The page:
she'd thought she was too good for us and went off to live somewhere
else.
It didn't really make her look like a tramp. Tramps were supposed to
be pretty, even if they looked cheap. She probably thought the lipstick
made her look pretty but it didn't. She needed someone smarter than
those brothers to protect her. She'd make a fool of herself.
I sat beside her on the bus. Her brothers sat at the back, but you could
be sure they kept an eye open. You had to be careful they didn't hear.
Lucien. Paul. Rene. Antoine. Pierre.
It doesn't suit you, I said. It doesn't look nice on you the way it does on
some girls.
She looked out the window.
You're not old enough, I said.
She pulled in both her lips as though she might swallow them. This flattened her nose. She had to push her glasses up again.
You don't want people to laugh at you, I said you're not like Shelley
Price.
Shelley Price was fourteen, six grades ahead of us. She was blonde,
and pretty. She was the first girl to wear nylon stockings to school.
Drop dead, she said. I'll do what I want. Go sit somewhere else.
I hated her. She didn't even know how lucky she was. I didn't have to
feel sorry for her. Let them laugh, if she was going to be like that.
West Coast Indians aren't real Indians, I told my dad that night. Charlie
Morris said they came from China on a raft.
That must've been some raft, my dad said. I'd like to see it.
61 I'd rather be an Algonquin, I said.
Good idea, my dad said. You'll be closer to Ottawa. You can dance for
the Great White Father when he's in town. Tell him he's welcome to a
night on the kitchen cot if he's ever short of funds in this neck of the
woods.
The whole south slope of the barn roof was covered with bark. Slabs
were nearly dry enough. Some had curled up, and cracked when I
stomped on them. Their colour was a dark red now—dried blood. I
though of the little bottles, for people who couldn't go to the toilet without some help.
From the peak of the barn I could look out over the small green field.
The pig's smelly pen was below. Our house had not been painted since
some time before I was born. Flecks of white were stuck here and there
on the weather-blackened boards. My dad was going to paint it one day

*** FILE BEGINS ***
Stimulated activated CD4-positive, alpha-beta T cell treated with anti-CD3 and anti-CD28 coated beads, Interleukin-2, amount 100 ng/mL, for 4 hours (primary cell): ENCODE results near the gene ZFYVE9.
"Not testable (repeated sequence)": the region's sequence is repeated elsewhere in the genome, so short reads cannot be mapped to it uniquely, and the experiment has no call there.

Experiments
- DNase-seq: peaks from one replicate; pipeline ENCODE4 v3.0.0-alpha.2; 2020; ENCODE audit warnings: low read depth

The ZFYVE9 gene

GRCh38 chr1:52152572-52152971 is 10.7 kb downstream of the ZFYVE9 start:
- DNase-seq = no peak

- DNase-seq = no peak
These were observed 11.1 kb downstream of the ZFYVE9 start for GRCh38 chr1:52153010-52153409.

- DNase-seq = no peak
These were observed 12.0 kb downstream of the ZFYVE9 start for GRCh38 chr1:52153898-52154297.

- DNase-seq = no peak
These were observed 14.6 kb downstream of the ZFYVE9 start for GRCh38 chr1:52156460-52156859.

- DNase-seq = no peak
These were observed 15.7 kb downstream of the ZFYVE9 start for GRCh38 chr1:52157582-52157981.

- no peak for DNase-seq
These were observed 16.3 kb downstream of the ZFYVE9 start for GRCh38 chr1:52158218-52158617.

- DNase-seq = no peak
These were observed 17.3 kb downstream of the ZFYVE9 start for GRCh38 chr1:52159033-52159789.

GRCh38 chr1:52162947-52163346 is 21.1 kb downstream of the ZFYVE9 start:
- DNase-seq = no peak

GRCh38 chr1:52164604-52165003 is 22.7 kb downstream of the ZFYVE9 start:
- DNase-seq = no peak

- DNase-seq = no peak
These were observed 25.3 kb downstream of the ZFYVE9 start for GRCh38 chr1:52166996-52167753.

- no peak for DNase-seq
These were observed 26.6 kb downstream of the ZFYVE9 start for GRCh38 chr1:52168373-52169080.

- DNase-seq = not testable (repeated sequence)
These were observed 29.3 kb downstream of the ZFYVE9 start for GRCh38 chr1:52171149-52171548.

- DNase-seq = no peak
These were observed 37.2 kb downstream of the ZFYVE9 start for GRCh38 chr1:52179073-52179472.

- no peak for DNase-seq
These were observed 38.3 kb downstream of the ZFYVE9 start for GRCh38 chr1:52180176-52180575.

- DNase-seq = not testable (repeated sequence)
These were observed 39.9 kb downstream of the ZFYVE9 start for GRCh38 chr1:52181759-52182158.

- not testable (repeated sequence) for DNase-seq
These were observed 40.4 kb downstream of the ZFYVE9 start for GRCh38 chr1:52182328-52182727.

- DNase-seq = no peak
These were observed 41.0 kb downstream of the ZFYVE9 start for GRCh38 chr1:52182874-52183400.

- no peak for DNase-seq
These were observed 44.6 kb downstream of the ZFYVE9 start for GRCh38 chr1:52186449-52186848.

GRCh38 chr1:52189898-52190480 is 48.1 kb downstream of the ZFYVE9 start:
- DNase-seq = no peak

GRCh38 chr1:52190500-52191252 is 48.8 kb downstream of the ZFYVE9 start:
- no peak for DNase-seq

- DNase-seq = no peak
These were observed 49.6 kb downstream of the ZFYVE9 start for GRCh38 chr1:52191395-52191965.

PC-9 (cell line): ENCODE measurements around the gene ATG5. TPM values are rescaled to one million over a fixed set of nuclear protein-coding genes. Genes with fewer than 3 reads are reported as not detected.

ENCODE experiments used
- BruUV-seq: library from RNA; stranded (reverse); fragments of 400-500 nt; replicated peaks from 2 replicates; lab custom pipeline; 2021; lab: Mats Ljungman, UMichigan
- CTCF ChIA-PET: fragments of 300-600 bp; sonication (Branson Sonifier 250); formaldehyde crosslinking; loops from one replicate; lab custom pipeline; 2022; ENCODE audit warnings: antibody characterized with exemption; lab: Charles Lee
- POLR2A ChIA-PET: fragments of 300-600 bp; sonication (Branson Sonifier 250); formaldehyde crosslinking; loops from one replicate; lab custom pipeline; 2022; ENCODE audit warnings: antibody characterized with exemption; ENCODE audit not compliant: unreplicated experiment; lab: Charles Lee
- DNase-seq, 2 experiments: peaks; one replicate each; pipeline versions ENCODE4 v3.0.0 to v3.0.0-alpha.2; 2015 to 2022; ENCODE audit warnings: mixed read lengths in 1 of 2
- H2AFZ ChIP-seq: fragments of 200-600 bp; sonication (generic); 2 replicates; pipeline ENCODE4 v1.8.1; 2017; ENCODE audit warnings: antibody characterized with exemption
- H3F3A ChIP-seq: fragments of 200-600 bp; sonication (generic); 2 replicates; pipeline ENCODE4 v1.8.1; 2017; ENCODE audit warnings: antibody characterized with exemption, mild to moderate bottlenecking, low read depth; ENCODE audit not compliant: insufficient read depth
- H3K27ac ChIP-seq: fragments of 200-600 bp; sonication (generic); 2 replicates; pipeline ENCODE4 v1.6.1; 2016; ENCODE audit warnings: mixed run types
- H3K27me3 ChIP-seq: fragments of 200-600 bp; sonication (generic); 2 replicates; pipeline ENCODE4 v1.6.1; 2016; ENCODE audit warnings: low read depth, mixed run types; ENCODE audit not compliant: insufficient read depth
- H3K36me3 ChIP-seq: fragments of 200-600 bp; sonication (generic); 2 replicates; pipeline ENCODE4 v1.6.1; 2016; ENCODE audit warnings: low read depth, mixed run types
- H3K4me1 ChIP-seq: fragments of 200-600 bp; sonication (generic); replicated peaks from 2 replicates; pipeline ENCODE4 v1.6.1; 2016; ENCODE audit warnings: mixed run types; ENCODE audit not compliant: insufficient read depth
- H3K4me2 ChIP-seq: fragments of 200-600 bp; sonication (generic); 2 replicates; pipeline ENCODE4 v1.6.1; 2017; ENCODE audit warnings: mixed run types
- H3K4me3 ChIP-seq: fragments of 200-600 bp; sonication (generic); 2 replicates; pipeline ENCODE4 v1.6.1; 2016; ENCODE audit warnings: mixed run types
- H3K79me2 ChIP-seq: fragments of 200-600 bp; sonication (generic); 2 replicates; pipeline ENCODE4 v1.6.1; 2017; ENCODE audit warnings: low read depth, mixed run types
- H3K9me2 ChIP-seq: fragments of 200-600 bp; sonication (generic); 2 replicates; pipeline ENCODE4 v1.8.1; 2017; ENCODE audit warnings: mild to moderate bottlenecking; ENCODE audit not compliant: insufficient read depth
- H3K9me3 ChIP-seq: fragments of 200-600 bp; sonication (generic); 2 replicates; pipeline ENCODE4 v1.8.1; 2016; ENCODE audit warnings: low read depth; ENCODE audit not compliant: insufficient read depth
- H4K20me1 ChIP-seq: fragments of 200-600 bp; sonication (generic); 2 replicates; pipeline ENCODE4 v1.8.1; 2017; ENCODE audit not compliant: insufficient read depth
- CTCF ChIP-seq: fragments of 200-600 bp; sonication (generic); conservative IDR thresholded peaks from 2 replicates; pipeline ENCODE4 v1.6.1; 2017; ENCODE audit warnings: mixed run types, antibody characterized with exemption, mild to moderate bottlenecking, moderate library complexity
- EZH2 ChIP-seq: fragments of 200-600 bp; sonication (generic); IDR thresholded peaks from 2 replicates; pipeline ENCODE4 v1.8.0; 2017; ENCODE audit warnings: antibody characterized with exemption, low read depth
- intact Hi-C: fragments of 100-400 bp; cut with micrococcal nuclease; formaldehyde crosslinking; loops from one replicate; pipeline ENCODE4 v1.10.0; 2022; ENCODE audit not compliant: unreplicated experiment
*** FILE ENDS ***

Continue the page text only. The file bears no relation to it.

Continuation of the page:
soon.
When Nettie came across the field I said I didn't need her today.
You can go home. My dad didn't cut any trees.
She came up the ladder anyway.
You want me to go so you won't have to pay me, she said.
Maybe that's why she'd kept coming over. She wouldn't talk to me at
school any more but she talked to me while we worked. Money.
Not true, I said.
She came up the roof on all fours, and sat on the peak beside me. She
didn't wear lipstick on weekends, but she wore her glasses every day.
How rich will I be? she said.
I don't know. My dad never said how much they pay.
How do you know you'll get any of it?
He gives me an allowance.
Most of it's gonna be mine.
Not most.
You said fifty cents for every day I helped.
I didn't say that.
You did so.
You didn't help all day, you only helped for a couple of hours each time.
When you got bored you went home.
He won't pay you anyway, she said. You won't get any allowance, he
needs the money for groceries. Daddy says you're only a step away from
the poorhouse over here.
Whaddaya mean by that?
Just look at this place, she said. Daddy says a man with one arm and a
wooden leg could make better use of it than your father does.
62 You're lying, I said. My Dad's always been nice to Mr. Tremblay.
He says if you were Catholics the priests would take you away from
your father and put you in a home.
That's dumb, I said.
They would.
Nobody's going to take me away from my dad.
You don't know everything. Maybe somebody will.
No.
Somebody could be coming to get you right now. You don't know
everything.
Yeah? I know something.
What?
I know something you don't know, I said.
What?
Something about yourself.
What?
If I tell you, you have to promise you won't tell anyone else. You have
to promise you won't tell anyone that I told you.
It was like standing on the edge of a cliff. She was at my mercy. She
had always been at my mercy. One word and over she'd go. Nothing
would be the same.
What is it? she said. I won't believe you anyhow. You lie.
I won't tell you then.
Tell me.
Promise?
Okay, I promise. What is it?
What do you think you are?
Whaddaya mean?
What kind of ancestors do you think you have? Do you think you're a
Swede?
Don't be stupid, she said. She laughed.
The priest brought you here from somewhere. Didn't you ever ask?
She went away from behind her eyes again. She didn't deserve to
know. I wouldn't tell her. She could be a Haida princess. She could be descended from Big Bear. She could be Sitting Bull's niece. But she didn't
deserve to know. Let her think she was just an ordinary girl who looked
silly in glasses and stupid wearing lipstick.
What do you think you know? she said.
Nothing.
You better tell me, you think you're so smart.
I don't.
She stood up and hit me across the head with a slab of bark.
63 Stupid! Stupid! Stupid! Stupid!
She hit me again and again. Then she scrambled down the roof and
turned to go down the ladder. Stupid stupid stupid. She knows, doesn't
she? I said to my dad. I bet she's known all along.
I suppose she must've, he said.
We were filling the burlap bags, for the trip to the depot in town. Nine
sacks. First we'd broken the dried bark into smaller pieces.
And you knew she did too, I said.
I suppose I did.
So why'd you tell me not to tell her?
Everybody was told not to tell her. Do you think if they'd just asked
everybody not to call her names they wouldn't? Did you hear anyone call
her names?
No.
And why is that, do you think?
Because of the brothers.
The brothers aren't always there. The brothers wouldn't be in the
girls' washroom, for instance. Do you think anyone ever called her things
in the washroom?
I guess not.
I guess not, he said. Do you know why people would've called her
names, if they had?